When I was a kid, Mike Schmidt was one of the greatest baseball players, leading his league in home runs 8 times and winning 10 Gold Gloves. Only recently did I learn that Schmidt had a Spiderman moment that turned him into a superplayer. (thanks to the Baseball Page)
On The Baseball Page, we read:
“When Mike Schmidt was seven years old he climbed a tree and found himself 30 feet in the air. He stumbled and fell toward the ground. On his way to the earth he reached out and grabbed a wire which carried 4,000 volts. He was thrown to the ground and landed on his back.”
Now please don’t drop any kids from 30 feet, when it was clearly the electricity that caused superpower. And do not submit children to electricity, without first signing them to an agent’s contract – no matter what Bush and Cheney tell us is appropriate. (I am just kidding, it is never appropriate to hurt anyone. If you need self-defense, learn Aikido)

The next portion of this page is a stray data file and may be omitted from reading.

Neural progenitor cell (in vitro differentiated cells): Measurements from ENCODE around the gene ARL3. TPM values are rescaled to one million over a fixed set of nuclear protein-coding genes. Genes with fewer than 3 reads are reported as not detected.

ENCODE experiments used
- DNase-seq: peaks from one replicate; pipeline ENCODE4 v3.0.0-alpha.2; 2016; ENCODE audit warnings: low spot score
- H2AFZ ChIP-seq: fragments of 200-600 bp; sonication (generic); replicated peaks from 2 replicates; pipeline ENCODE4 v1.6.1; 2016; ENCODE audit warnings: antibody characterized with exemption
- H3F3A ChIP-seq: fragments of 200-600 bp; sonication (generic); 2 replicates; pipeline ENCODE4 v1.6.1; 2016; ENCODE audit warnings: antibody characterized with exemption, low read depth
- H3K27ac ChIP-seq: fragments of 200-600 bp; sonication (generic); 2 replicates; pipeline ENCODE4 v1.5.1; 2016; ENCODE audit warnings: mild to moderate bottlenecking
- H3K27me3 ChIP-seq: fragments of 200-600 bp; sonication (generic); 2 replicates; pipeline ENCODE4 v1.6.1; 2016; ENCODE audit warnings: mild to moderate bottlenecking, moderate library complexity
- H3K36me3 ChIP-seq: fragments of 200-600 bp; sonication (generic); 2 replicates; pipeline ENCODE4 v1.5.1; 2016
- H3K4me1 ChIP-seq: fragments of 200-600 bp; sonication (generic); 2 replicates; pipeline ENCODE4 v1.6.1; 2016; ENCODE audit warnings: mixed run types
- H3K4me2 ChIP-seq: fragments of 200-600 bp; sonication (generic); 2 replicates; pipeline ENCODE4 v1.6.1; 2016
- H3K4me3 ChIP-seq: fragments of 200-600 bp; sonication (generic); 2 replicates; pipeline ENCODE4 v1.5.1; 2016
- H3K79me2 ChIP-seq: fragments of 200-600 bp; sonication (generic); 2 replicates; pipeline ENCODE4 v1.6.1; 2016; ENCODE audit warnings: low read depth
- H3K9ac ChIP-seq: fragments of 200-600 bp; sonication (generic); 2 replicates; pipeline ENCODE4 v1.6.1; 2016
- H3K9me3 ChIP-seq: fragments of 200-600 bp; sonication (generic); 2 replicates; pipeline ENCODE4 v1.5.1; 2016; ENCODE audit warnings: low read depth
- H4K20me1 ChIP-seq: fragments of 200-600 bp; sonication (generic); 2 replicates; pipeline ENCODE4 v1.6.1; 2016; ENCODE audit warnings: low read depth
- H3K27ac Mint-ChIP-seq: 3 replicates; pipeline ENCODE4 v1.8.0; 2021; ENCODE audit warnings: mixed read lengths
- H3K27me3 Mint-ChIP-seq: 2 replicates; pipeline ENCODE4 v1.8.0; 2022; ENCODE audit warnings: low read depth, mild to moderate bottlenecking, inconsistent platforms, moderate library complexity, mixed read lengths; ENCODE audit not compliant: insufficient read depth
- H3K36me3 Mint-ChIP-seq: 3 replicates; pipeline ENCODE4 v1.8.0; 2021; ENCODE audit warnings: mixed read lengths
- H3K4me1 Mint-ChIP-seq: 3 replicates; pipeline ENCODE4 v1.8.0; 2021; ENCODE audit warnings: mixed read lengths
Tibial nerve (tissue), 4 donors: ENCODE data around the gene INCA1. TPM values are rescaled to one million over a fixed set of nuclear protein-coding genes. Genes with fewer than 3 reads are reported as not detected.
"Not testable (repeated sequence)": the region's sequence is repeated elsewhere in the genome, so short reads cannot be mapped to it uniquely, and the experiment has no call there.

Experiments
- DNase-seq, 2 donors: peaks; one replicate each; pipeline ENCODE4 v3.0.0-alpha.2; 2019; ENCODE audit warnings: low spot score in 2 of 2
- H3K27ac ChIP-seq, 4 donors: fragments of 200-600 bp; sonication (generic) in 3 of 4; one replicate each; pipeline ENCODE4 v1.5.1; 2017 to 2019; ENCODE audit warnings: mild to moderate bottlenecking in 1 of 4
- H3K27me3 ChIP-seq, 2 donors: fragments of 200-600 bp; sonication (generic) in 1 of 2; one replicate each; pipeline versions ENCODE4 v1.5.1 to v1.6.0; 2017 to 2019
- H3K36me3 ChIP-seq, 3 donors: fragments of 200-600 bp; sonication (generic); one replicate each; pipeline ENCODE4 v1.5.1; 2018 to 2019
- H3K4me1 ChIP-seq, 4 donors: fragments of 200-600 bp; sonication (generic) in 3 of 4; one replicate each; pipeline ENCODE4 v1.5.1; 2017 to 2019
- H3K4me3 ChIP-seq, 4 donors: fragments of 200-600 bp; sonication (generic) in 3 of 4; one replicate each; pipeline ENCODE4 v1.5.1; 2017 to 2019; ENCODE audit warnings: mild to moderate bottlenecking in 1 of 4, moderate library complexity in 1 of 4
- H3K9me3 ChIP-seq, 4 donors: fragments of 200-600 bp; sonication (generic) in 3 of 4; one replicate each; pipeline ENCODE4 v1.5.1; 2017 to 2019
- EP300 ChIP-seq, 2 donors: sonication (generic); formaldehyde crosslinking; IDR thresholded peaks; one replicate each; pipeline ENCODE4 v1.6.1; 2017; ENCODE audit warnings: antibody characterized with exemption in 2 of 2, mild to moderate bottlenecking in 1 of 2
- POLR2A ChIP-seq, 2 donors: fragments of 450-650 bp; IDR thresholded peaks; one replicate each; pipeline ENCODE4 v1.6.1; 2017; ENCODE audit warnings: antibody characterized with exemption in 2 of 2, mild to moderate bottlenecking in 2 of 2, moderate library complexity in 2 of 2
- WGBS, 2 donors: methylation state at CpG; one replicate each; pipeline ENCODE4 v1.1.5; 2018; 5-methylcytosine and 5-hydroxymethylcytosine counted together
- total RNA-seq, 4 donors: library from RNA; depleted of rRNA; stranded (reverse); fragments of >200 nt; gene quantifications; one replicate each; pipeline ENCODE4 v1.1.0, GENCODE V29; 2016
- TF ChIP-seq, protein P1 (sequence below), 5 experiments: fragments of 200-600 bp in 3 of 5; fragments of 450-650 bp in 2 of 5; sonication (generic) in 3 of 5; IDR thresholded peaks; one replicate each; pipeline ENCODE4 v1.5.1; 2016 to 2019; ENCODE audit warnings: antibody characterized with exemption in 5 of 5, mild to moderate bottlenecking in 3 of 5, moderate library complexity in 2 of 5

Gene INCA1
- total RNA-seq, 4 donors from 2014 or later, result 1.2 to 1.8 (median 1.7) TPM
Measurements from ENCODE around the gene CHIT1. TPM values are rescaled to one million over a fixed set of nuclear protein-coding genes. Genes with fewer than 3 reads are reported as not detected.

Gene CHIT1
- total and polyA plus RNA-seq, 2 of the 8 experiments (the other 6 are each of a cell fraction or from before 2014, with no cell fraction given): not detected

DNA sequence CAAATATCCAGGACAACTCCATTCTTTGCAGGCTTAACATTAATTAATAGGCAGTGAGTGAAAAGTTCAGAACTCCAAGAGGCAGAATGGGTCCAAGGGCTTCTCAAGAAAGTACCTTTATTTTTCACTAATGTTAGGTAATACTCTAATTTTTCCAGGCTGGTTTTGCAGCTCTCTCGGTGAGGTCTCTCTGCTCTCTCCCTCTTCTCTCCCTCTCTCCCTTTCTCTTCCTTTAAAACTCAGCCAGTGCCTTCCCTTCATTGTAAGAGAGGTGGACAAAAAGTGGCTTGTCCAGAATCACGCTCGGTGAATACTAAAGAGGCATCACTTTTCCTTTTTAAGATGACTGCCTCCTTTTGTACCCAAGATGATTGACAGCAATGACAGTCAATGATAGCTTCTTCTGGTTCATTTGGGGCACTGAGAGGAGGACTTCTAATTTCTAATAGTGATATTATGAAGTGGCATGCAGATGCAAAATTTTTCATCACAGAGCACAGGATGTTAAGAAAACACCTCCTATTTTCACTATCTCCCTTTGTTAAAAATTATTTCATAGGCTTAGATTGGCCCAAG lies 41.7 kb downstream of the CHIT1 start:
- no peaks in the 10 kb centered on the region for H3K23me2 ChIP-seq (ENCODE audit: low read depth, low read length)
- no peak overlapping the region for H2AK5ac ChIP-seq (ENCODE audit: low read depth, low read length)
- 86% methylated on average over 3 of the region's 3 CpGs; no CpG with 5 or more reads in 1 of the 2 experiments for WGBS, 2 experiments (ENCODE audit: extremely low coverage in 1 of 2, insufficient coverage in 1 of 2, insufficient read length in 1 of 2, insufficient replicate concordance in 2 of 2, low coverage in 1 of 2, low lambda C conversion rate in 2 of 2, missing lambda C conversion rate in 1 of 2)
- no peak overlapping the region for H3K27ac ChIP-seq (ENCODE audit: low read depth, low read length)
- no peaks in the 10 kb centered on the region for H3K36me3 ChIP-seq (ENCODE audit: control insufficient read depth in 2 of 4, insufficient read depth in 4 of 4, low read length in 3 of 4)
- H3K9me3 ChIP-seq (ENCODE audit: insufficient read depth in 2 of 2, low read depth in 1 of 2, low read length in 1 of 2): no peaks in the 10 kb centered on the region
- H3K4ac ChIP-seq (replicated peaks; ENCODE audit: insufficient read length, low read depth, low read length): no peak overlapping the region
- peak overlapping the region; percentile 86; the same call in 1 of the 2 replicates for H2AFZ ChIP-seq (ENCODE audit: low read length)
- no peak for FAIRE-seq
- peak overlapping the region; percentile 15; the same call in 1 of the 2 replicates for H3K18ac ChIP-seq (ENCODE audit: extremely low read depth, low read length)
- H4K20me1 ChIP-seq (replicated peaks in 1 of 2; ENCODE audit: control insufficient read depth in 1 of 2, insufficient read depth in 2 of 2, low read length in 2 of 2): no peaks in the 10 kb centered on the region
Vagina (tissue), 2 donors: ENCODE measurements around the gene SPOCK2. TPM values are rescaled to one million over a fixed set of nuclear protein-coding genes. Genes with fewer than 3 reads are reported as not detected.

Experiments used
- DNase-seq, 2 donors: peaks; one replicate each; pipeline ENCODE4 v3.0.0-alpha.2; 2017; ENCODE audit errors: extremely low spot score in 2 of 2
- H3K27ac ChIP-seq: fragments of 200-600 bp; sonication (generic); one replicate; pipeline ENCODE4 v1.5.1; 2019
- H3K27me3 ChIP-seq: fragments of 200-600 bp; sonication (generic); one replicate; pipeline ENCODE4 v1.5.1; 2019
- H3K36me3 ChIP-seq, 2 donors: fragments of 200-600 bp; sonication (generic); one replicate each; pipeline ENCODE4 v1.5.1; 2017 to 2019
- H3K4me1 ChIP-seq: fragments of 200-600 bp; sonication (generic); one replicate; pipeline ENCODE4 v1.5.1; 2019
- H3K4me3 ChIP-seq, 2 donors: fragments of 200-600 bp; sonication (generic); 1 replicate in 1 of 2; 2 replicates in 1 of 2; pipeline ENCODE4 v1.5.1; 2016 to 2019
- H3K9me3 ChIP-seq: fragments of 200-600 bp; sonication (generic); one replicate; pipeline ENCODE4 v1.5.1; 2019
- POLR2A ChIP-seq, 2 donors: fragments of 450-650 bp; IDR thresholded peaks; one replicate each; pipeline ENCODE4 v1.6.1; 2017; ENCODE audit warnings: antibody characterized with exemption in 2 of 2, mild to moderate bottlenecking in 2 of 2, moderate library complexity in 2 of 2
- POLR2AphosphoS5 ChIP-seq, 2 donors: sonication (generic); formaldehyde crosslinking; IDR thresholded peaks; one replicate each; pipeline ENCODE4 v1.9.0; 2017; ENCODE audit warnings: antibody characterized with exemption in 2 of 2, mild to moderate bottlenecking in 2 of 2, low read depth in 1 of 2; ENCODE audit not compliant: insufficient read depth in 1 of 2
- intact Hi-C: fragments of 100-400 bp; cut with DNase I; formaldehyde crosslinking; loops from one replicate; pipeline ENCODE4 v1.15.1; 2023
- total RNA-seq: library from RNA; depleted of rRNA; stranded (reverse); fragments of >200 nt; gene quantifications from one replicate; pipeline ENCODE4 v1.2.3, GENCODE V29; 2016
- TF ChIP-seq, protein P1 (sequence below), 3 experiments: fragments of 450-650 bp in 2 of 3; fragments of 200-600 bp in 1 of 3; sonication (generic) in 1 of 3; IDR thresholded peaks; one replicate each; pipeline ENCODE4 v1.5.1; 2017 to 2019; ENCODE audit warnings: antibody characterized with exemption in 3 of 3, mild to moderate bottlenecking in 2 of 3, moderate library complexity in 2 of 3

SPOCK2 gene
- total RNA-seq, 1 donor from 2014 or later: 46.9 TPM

One more item about The Baseball Page, where we find this comment:
“Don Money was traded to the Brewers during the 1972 off-season, to make room for Schmidt at third base. It was a bad trade for the Phillies, as Money went on to a solid career for Milwaukee, while none of the players Philadelphia received really panned out.”
This comment is inaccurate. The Money trade worked out very well for the Phillies. One pitcher they received, Jim Lonborg, won 75 games for the Phillies after this trade. Another, Ken Brett, was traded straight up for Dave Cash. Both Cash and Lonborg were big contributors to the great Phillie teams of the late 1970’s. If you have to give up Money, it is nice to get Cash back.